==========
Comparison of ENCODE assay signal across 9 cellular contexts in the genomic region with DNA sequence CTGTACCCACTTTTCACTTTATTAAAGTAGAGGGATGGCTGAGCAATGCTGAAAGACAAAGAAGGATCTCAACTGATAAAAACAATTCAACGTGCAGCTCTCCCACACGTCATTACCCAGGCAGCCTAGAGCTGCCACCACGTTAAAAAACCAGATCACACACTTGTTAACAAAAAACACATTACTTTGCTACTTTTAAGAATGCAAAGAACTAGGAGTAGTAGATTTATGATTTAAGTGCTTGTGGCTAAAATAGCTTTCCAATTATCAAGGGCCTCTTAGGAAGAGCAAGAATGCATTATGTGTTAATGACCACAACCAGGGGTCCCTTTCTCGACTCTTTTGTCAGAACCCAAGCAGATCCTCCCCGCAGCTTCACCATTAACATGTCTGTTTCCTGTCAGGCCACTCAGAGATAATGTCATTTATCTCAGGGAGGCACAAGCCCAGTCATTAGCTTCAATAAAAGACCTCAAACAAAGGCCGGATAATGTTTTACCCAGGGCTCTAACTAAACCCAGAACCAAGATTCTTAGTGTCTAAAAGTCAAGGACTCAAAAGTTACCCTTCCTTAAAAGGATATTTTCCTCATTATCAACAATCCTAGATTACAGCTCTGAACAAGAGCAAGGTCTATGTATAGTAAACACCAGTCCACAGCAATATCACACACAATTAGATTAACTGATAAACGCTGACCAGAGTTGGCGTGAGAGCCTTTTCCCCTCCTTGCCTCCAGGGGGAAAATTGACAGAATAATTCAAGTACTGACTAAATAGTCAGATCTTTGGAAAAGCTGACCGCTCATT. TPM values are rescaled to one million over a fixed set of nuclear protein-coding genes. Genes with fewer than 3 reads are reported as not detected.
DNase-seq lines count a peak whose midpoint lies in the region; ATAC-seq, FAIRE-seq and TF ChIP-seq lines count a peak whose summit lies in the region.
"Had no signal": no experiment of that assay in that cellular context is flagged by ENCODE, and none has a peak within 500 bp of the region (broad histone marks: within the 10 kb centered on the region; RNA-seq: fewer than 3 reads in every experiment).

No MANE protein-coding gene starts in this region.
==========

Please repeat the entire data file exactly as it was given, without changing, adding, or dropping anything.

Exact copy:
Comparison of ENCODE assay signal across 9 cellular contexts in the genomic region with DNA sequence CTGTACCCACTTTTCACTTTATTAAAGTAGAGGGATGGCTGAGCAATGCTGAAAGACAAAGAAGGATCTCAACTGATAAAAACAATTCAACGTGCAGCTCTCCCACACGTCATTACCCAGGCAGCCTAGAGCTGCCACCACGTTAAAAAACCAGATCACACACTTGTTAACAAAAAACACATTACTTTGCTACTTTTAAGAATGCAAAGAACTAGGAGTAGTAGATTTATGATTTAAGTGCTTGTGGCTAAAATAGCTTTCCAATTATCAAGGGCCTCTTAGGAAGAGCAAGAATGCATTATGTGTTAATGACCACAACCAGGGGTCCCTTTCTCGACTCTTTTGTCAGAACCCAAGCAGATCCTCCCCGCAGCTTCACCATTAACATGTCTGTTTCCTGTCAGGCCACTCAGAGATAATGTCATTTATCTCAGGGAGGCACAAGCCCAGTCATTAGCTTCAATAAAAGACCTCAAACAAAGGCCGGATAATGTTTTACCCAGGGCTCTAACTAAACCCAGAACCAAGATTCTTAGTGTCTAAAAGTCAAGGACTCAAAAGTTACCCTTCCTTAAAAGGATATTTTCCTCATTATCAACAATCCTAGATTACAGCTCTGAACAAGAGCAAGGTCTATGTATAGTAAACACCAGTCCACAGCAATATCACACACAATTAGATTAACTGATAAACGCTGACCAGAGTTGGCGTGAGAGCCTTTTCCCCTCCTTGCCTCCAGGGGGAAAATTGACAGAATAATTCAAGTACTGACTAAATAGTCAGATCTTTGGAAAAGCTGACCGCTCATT. TPM values are rescaled to one million over a fixed set of nuclear protein-coding genes. Genes with fewer than 3 reads are reported as not detected.
DNase-seq lines count a peak whose midpoint lies in the region; ATAC-seq, FAIRE-seq and TF ChIP-seq lines count a peak whose summit lies in the region.
"Had no signal": no experiment of that assay in that cellular context is flagged by ENCODE, and none has a peak within 500 bp of the region (broad histone marks: within the 10 kb centered on the region; RNA-seq: fewer than 3 reads in every experiment).

No MANE protein-coding gene starts in this region.